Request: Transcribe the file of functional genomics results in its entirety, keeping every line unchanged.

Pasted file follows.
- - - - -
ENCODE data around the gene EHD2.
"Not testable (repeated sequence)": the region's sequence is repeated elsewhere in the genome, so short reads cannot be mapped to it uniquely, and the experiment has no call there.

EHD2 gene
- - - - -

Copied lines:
ENCODE data around the gene EHD2.
"Not testable (repeated sequence)": the region's sequence is repeated elsewhere in the genome, so short reads cannot be mapped to it uniquely, and the experiment has no call there.

EHD2 gene